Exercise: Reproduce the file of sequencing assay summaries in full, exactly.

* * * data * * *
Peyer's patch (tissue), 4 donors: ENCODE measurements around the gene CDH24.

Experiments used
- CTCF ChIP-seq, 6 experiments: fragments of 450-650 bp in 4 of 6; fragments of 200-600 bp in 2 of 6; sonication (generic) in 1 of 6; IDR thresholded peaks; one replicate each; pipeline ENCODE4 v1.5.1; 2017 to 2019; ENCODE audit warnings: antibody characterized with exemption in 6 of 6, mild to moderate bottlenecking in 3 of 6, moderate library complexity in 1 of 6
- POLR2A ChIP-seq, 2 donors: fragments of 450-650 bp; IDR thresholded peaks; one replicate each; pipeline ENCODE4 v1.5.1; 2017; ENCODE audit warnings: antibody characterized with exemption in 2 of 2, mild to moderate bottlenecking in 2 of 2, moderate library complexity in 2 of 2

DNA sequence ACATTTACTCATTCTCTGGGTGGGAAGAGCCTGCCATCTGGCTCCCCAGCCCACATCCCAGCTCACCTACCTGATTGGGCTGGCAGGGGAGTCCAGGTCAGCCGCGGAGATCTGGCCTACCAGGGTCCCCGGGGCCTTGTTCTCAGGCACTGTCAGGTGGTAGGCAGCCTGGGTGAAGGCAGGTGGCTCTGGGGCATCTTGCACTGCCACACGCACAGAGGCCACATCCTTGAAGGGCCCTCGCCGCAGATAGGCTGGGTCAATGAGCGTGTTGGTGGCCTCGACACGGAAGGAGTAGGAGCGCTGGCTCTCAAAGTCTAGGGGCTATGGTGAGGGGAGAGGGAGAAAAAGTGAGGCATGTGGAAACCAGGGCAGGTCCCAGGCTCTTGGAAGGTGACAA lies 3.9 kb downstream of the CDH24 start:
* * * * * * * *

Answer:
Peyer's patch (tissue), 4 donors: ENCODE measurements around the gene CDH24.

Experiments used
- CTCF ChIP-seq, 6 experiments: fragments of 450-650 bp in 4 of 6; fragments of 200-600 bp in 2 of 6; sonication (generic) in 1 of 6; IDR thresholded peaks; one replicate each; pipeline ENCODE4 v1.5.1; 2017 to 2019; ENCODE audit warnings: antibody characterized with exemption in 6 of 6, mild to moderate bottlenecking in 3 of 6, moderate library complexity in 1 of 6
- POLR2A ChIP-seq, 2 donors: fragments of 450-650 bp; IDR thresholded peaks; one replicate each; pipeline ENCODE4 v1.5.1; 2017; ENCODE audit warnings: antibody characterized with exemption in 2 of 2, mild to moderate bottlenecking in 2 of 2, moderate library complexity in 2 of 2

DNA sequence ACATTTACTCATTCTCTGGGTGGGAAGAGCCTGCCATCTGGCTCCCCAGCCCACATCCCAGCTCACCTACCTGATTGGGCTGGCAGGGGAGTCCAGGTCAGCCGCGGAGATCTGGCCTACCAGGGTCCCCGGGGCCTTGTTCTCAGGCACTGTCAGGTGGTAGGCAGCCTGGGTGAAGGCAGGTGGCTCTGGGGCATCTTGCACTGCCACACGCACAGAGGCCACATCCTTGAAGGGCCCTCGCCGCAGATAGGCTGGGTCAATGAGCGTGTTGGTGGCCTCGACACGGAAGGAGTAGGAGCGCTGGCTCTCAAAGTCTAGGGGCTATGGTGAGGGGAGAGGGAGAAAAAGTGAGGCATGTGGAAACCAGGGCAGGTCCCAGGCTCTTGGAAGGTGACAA lies 3.9 kb downstream of the CDH24 start: